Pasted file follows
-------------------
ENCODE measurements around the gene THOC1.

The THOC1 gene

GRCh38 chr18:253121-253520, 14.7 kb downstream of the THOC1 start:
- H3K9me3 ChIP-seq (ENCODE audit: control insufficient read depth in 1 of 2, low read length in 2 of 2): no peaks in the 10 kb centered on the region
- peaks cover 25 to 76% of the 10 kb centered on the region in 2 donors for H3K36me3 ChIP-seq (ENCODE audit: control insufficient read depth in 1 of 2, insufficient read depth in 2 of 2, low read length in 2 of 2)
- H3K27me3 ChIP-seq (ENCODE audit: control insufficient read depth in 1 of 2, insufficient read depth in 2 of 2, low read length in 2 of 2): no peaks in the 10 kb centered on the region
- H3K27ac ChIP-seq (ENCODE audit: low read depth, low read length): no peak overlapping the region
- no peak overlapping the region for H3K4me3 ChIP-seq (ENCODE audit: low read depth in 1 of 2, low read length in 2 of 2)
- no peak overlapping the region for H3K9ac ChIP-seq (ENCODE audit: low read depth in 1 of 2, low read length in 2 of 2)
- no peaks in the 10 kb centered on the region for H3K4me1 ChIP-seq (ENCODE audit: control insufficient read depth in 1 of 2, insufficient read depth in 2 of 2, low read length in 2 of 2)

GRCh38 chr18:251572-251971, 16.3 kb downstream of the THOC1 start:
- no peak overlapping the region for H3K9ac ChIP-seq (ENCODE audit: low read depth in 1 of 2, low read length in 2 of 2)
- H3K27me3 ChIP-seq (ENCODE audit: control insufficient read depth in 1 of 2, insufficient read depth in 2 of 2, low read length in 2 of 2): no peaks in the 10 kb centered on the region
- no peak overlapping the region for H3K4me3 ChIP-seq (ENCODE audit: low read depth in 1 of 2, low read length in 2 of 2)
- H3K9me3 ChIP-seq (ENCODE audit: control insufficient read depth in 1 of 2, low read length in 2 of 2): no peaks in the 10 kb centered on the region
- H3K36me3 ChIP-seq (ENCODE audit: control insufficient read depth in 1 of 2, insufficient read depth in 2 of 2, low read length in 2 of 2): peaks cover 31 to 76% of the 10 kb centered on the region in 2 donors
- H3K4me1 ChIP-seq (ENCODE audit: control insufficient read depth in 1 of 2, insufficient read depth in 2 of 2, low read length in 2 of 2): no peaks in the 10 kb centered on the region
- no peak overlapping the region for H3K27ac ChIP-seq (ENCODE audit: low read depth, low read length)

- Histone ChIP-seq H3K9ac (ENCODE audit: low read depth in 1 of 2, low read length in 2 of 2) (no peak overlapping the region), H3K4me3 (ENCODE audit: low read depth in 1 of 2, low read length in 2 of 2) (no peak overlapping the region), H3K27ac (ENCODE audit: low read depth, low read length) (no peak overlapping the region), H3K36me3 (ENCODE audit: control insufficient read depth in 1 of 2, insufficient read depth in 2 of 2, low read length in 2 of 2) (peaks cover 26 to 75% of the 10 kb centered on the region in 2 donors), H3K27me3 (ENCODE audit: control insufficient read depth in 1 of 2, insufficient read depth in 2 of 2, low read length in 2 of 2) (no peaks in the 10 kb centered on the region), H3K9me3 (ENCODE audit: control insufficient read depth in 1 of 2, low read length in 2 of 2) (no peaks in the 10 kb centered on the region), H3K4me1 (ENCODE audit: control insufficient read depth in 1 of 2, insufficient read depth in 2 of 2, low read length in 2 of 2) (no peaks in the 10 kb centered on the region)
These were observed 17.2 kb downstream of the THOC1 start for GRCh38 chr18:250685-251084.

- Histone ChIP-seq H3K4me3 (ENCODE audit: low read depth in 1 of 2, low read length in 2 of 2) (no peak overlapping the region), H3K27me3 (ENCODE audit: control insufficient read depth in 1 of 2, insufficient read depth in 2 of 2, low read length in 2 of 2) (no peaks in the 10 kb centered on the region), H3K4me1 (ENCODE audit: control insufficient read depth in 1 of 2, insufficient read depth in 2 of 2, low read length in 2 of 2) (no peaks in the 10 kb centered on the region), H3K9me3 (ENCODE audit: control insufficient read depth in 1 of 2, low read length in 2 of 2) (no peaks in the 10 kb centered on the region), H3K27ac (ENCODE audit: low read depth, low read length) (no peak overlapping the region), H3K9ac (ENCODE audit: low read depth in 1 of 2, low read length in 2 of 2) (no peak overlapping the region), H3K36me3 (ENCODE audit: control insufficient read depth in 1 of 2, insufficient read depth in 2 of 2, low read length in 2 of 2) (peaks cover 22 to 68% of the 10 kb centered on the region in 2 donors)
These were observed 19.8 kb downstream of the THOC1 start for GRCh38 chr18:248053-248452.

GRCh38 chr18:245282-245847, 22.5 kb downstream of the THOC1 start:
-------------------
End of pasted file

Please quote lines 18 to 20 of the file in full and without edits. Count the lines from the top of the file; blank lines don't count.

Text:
- no peak overlapping the region for H3K27ac ChIP-seq (ENCODE audit: low read depth, low read length)

- Histone ChIP-seq H3K9ac (ENCODE audit: low read depth in 1 of 2, low read length in 2 of 2) (no peak overlapping the region), H3K4me3 (ENCODE audit: low read depth in 1 of 2, low read length in 2 of 2) (no peak overlapping the region), H3K27ac (ENCODE audit: low read depth, low read length) (no peak overlapping the region), H3K36me3 (ENCODE audit: control insufficient read depth in 1 of 2, insufficient read depth in 2 of 2, low read length in 2 of 2) (peaks cover 26 to 75% of the 10 kb centered on the region in 2 donors), H3K27me3 (ENCODE audit: control insufficient read depth in 1 of 2, insufficient read depth in 2 of 2, low read length in 2 of 2) (no peaks in the 10 kb centered on the region), H3K9me3 (ENCODE audit: control insufficient read depth in 1 of 2, low read length in 2 of 2) (no peaks in the 10 kb centered on the region), H3K4me1 (ENCODE audit: control insufficient read depth in 1 of 2, insufficient read depth in 2 of 2, low read length in 2 of 2) (no peaks in the 10 kb centered on the region)
These were observed 17.2 kb downstream of the THOC1 start for GRCh38 chr18:250685-251084.